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Hoffmann, R. A wiki for the life sciences where authorship matters. Nature Genetics (2008)
 
 
 

Phototropin LOV domains exhibit distinct roles in regulating photoreceptor function.

Phototropins (phot1 and phot2) are autophosphorylating serine/threonine kinases that function as photoreceptors for phototropism, light-induced chloroplast movement, and stomatal opening in Arabidopsis. The N-terminal region of phot1 and phot2 contains two specialized PAS domains, designated LOV1 and LOV2, which function as binding sites for the chromophore flavin mononucleotide (FMN). Both LOV1 and LOV2 undergo a self-contained photocycle, which involves the formation of a covalent adduct between the FMN chromophore and a conserved active-site cysteine residue (Cys39). Replacement of Cys39 with alanine abolishes the light-induced photochemical reaction of LOV1 and LOV2. Here we have used the Cys39Ala mutation to investigate the role of LOV1 and LOV2 in regulating phototropin function. Photochemical analysis of a bacterially expressed LOV1 + LOV2 fusion protein indicates that LOV2 functions as the predominant light-sensing domain for phot1. LOV2 also plays a major role in mediating light-dependent autophosphorylation of full-length phot1 expressed in insect cells and transgenic Arabidopsis. Moreover, photochemically active LOV2 alone in full-length phot1 is sufficient to elicit hypocotyl phototropism in transgenic Arabidopsis, whereas photochemically active LOV1 alone is not. Further photochemical and biochemical analyses also indicate that the LOV1 and LOV2 domains of phot2 exhibit distinct roles. The significance for the different roles of the phototropin LOV domains is discussed.[1]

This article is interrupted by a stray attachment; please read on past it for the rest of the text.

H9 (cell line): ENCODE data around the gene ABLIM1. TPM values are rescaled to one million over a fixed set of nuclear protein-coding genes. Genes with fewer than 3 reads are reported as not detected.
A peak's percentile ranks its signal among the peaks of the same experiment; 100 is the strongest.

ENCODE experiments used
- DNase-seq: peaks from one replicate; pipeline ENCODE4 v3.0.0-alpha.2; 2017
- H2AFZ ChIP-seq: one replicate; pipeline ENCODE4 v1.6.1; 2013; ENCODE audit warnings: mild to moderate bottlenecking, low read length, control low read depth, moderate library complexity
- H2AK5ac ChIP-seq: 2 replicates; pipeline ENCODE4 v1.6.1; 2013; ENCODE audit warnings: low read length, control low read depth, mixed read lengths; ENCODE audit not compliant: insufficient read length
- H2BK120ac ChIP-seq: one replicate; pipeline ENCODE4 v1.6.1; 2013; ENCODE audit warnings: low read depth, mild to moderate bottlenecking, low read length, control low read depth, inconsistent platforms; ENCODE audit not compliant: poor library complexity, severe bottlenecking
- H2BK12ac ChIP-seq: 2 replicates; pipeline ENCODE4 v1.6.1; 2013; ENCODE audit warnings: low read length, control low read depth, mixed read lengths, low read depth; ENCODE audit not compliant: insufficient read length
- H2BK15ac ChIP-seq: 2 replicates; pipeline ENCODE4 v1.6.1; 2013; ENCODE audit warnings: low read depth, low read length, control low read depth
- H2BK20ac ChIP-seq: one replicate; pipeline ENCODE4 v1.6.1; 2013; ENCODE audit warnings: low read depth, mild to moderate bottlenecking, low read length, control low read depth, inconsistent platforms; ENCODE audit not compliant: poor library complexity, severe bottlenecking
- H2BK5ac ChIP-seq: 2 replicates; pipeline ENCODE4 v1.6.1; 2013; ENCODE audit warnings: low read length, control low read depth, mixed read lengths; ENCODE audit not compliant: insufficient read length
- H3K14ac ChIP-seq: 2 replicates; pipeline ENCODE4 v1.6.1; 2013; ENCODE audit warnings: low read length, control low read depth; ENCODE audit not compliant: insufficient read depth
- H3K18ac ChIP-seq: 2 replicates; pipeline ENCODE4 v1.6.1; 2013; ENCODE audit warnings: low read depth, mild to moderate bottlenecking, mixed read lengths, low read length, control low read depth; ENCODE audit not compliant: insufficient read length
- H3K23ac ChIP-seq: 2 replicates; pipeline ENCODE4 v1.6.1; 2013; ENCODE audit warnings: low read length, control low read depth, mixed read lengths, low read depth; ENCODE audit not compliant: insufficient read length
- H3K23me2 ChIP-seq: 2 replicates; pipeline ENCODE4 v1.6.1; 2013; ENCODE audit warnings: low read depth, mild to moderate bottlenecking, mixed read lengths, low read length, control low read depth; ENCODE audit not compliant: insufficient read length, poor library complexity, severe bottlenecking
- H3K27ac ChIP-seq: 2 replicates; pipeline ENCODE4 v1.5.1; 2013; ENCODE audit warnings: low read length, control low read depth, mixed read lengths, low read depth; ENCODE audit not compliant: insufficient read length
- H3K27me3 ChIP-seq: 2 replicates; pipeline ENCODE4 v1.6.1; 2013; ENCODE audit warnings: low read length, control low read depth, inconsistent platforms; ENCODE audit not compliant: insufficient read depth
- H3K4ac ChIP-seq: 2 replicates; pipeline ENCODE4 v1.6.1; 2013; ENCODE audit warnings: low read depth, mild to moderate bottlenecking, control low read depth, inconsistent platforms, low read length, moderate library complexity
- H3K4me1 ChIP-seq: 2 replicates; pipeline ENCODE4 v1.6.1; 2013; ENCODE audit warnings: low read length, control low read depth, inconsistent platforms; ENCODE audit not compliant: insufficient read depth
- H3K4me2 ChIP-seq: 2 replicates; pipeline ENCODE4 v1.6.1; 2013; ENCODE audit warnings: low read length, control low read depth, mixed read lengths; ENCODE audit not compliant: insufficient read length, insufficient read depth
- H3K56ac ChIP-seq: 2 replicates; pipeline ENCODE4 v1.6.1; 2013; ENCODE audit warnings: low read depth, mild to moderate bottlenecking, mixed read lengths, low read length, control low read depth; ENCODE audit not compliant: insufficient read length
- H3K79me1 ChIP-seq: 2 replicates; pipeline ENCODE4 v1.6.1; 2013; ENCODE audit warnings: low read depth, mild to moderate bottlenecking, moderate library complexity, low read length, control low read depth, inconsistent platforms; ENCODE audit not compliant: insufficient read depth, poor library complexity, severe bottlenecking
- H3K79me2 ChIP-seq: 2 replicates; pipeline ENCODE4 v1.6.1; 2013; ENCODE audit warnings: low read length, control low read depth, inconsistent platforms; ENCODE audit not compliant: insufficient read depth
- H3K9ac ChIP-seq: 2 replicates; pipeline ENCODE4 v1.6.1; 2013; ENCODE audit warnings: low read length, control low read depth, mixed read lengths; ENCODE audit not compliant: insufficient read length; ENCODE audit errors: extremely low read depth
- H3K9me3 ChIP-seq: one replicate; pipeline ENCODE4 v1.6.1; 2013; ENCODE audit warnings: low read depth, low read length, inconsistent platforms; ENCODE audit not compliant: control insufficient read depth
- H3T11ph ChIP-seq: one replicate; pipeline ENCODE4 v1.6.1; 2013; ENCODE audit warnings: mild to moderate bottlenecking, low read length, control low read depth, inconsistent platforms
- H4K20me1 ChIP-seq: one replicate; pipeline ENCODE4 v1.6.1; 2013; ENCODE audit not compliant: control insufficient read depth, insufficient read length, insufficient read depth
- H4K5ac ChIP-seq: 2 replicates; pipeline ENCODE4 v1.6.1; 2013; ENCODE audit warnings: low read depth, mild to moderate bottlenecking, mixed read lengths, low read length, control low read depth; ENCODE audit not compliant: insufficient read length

References

  1. Phototropin LOV domains exhibit distinct roles in regulating photoreceptor function. Christie, J.M., Swartz, T.E., Bogomolni, R.A., Briggs, W.R. Plant J. (2002) [Pubmed]
 
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